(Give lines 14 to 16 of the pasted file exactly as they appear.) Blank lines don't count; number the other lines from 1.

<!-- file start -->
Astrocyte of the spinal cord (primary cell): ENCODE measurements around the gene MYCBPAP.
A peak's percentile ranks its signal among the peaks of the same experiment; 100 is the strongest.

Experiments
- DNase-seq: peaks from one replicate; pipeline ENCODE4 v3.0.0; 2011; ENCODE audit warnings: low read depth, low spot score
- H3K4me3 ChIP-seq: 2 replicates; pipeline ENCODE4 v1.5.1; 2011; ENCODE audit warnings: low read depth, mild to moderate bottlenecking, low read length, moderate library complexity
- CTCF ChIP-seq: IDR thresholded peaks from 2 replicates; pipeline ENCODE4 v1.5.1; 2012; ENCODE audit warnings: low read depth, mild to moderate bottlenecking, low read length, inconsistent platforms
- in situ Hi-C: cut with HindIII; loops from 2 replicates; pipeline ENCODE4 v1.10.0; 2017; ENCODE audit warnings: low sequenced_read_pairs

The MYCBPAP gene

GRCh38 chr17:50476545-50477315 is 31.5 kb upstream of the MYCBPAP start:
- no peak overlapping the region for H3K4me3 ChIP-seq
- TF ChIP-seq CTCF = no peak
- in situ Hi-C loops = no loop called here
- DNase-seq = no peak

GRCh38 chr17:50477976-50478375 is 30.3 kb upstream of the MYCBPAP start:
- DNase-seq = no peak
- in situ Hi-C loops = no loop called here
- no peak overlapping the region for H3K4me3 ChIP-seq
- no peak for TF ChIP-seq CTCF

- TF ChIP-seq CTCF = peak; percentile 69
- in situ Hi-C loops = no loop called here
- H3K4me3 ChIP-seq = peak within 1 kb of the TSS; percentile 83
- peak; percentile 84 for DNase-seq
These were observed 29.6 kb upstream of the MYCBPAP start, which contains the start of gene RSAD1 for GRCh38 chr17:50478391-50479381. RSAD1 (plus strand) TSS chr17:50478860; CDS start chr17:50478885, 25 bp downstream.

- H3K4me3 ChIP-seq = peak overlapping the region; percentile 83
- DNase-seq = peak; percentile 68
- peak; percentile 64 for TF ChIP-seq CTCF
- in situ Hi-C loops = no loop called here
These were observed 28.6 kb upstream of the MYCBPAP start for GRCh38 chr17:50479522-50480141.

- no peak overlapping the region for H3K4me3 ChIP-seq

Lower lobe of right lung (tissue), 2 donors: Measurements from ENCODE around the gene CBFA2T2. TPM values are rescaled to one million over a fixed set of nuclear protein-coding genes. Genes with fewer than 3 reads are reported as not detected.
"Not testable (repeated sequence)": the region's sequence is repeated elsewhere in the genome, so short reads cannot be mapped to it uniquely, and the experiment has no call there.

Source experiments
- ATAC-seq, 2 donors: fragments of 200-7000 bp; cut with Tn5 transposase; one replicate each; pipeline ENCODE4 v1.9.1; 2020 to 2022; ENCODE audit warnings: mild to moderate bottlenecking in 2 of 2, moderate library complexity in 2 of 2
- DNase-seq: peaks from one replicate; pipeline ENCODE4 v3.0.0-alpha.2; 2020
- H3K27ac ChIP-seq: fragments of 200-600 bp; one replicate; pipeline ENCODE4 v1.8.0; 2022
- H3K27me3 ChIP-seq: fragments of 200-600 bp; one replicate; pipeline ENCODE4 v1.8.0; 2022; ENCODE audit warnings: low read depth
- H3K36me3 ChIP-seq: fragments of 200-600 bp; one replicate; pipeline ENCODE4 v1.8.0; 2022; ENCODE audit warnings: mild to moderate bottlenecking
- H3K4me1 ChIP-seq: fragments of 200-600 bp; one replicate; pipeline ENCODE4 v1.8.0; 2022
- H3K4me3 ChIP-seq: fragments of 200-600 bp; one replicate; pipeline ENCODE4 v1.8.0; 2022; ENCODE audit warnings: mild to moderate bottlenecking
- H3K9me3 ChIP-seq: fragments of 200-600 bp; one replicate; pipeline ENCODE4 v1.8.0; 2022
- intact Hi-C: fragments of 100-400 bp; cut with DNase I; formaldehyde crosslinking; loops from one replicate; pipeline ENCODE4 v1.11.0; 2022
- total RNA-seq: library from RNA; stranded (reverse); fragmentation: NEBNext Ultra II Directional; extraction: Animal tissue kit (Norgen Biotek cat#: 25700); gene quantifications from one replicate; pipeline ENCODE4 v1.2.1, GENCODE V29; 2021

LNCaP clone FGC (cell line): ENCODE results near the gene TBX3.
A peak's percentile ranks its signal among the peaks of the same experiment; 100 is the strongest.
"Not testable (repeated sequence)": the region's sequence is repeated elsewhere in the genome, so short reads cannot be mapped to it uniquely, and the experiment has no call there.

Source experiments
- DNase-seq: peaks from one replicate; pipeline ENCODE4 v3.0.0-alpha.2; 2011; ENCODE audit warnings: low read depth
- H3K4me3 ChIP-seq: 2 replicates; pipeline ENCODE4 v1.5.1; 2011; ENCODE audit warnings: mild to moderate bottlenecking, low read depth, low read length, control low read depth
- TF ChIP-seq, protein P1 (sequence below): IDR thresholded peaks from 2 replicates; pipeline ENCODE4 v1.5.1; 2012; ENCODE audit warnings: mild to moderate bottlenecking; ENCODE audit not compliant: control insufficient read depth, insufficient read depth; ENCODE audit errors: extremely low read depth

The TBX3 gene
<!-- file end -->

GRCh38 chr17:50477976-50478375 is 30.3 kb upstream of the MYCBPAP start:
- DNase-seq = no peak
- in situ Hi-C loops = no loop called here